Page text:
It is the shot that changed the face of cricket forever. It is June 1983, and the World Cup final at Lord’s is going to a relentlessly pre-ordained script. India have surprised themselves by even making the final.
In two previous tournaments they had won a single game, against East Africa. Now their luck is running dry. Facing West Indies, the greatest collection of cricketers of their generation, they have been dismissed for 183. West Indies are 57 for 2, Viv Richards is on 33 and all but five have come in boundaries.
When, during the group stages, he last faced this modest Indian attack, Richards hit a century at The Oval. In the previous World Cup final, four years before, he had struck 138. Today should be no different.
Now, he pulls Madan Lal’s medium pace off the front foot, the BBC cameras pan towards the Grand Stand expecting the ball to scatter the crowd like a shell but Richards’s timing is fractionally off. Kapil Dev takes the catch. There is a pitch invasion. Clive Lloyd has already pulled a hamstring and needs a runner. His West Indies side panic and India find themselves improbable champions of the world.
It electrified and unified India like no other sporting event before or since and bred the culture that led to the Indian Premier League, where a fringe international could earn a million dollars for a few weeks’ work. The staging of the World Cup was wrested from England’s control. Only in spirit would Lord’s remain “the home of cricket” as India became the richest and most powerful cricketing nation on earth.
When the 1983 World Cup opened, India were 66-1 to win a trophy that only 20 per cent of Indian cricket fans were aware was being contested. The state broadcaster, Doordarshan, only considered televising the games live once India reached the semi-finals.
India had never done one-day cricket. Their great spin attack of Bishen Bedi, Bhagwath Chandrasekhar and Srinivas Venkataraghavan was simply not in the business of keeping run rates down. In the opening match of the 1975 World Cup, Sunil Gavaskar had infamously batted through a full 60 overs against England for 36 not out. The team that reached the 1983 final contained not a single spinner.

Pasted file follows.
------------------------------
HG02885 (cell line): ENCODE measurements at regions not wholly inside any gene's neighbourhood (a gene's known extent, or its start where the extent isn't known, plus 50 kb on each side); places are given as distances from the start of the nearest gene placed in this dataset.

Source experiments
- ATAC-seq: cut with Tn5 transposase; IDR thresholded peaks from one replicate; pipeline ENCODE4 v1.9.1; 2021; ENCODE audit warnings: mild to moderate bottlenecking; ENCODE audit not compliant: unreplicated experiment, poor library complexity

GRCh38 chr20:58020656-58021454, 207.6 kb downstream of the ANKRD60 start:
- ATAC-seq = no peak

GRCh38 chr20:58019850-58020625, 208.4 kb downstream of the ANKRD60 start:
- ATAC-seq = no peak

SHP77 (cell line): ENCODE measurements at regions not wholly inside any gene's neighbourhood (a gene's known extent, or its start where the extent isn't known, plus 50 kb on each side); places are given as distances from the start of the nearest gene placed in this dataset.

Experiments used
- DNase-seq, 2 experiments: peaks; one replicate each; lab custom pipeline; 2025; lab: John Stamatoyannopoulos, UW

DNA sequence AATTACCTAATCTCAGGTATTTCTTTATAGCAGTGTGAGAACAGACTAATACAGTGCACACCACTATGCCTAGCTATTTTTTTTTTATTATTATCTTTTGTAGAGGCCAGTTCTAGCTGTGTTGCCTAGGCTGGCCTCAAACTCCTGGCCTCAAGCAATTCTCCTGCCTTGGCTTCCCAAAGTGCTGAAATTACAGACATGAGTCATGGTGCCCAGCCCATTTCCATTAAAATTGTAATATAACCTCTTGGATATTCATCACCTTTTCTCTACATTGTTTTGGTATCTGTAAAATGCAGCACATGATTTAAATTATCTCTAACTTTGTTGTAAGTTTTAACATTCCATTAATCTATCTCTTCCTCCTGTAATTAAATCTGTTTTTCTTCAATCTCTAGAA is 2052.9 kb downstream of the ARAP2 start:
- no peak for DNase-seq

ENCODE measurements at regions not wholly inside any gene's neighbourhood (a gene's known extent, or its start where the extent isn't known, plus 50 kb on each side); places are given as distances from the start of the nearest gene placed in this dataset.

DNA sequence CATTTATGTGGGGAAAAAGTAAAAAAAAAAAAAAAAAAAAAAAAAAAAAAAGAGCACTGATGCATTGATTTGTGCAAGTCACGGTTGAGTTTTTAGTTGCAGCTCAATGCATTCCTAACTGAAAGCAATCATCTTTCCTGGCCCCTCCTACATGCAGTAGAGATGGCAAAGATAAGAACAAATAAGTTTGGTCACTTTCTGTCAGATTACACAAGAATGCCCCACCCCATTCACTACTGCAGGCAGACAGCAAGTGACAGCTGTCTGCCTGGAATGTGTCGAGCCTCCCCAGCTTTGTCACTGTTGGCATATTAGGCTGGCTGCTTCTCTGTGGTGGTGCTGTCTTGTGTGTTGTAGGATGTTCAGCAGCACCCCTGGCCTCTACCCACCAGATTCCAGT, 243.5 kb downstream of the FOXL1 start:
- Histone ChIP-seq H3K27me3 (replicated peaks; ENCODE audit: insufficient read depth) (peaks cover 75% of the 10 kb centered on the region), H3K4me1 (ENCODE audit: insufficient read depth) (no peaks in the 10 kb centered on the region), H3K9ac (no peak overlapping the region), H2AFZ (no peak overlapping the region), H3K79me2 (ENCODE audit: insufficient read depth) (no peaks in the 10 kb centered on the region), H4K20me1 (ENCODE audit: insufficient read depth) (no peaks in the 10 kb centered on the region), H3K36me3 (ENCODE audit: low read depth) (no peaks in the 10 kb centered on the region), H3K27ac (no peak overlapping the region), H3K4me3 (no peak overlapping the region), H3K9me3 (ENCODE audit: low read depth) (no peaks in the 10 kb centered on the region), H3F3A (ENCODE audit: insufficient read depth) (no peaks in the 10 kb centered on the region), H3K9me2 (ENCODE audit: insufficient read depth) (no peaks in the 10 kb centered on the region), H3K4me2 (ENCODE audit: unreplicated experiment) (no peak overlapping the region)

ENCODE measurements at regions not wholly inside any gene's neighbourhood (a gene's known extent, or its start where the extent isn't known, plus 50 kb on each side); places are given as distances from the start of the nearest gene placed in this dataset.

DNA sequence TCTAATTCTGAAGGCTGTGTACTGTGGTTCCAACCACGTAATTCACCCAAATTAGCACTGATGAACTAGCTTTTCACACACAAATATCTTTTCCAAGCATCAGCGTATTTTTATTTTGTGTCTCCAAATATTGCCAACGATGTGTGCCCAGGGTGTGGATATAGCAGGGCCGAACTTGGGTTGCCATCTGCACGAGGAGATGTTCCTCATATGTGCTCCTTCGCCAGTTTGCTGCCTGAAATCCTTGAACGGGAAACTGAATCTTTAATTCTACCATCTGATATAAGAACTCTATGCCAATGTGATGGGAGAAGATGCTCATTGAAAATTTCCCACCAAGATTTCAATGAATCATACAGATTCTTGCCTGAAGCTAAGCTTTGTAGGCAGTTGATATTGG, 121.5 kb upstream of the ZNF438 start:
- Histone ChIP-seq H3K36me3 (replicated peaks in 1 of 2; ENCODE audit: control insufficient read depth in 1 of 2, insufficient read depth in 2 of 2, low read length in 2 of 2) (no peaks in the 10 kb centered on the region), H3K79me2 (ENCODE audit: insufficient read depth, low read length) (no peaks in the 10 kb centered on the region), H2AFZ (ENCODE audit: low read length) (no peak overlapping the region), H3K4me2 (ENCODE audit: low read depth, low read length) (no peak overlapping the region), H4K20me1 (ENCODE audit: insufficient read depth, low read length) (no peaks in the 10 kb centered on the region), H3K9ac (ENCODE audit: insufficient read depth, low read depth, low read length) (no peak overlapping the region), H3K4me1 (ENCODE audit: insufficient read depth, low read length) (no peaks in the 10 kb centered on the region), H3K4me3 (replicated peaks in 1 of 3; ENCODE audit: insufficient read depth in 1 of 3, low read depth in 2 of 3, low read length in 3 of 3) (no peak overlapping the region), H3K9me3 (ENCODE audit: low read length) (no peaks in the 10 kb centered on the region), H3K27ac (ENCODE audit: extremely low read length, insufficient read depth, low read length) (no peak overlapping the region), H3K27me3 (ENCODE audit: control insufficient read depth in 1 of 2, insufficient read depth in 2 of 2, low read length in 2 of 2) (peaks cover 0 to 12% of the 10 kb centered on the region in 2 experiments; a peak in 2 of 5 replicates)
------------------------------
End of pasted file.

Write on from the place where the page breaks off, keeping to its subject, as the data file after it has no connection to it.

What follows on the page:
The Board of Control for Cricket in India had so little expected to be at Lord’s for the final that they were late in applying for passes and did not receive their full allocation.
The BCCI president, N K P Salve, was so angered by the snub that he ended the convention whereby the World Cup was always staged in England. A huge sponsorship deal with the insurance company Reliance ensured the 1987 final was staged at Eden Gardens, Calcutta. Only once has it come back to England and in 1999 the hosts were eliminated in the group stages before the official World Cup song had been released. By then the BCCI had successfully campaigned for England and Australia to lose their veto on decisions taken by the world governing body, the ICC, whose headquarters moved from Lord’s to Dubai.
Perhaps none of this would have happened so quickly had Richards not mistimed his pull. Kirti Azad, one of the Indian bowlers, recalled: “I saw Kapil coming across, Yashpal Sharma was running in from fine leg and there was a guy running in from the crowd. I feared a collision and turned my back on the scene. Then I heard shouts of: ‘Well done, great catch!’ Such a jittery moment. I fast-forward that scene whenever I watch the game.”
Colour television had come to India only the year before to coincide with Delhi’s staging of the Asian Games and, though the satellite link from London was sometimes lost, the World Cup final was the first live sports event broadcast across the country from Kashmir to Kerala. It was around midnight in India when Kapil Dev was presented with the trophy but the nation was still tuned in.
It was to endure some desperate times in the 18 months that followed. The Golden Temple at Amritsar was bloodily stormed. Thousands died in the Union Carbide disaster at Bhopal. Indira Ghandi, the prime minister who had welcomed the cup home, was assassinated. Through it all, the boys of ’83 remained an untarnished symbol of a better nation.
In an essay entitled “Watching, Hoping, Praying”, the novelist Mukul Kesavan called it “a national communion”. He wrote: “This perfectly-timed, nationally-televised victory created a massive captive audience for any company that had the sense to advertise its wares during the course of a cricket match.
“Pepsi moved in at the end of the decade and began recruiting actors and cricketers for its campaigns because they were the key to India’s consuming classes. First Kapil, then Mohammad Azharuddin and then Sachin Tendulkar and his generation became rich and the BCCI became powerful. Once it became clear that India owned the largest and most lucrative market for cricket, the balance of power changed. For good or ill, India became the pivot of world cricket.”
It came at a price. In January 1982, some 400,000 watched a tedious drawn Test against England at Eden Gardens. In a little over a decade, those vast audiences for five-day games would become memories. Other sports were starved of funding. India finished 55th in the medal table for the London Olympics, between Venezuela and Mongolia.
Writing in the magazine Outlook, the historian Ramachandra Guha imagined what would have happened had Richards’s pull finished among the crowd: “Hockey would still be our national game. We had won the World Cup in 1975 and gold at the 1980 Olympics. It was the game we thought we excelled at.”
Something was lost as well as won at Lord’s. India have never made a world hockey final or won an Olympic hockey medal in the 30 years since Madan Lal turned at the Nursery End and began running towards the remorseless bat of Vivian Richards.
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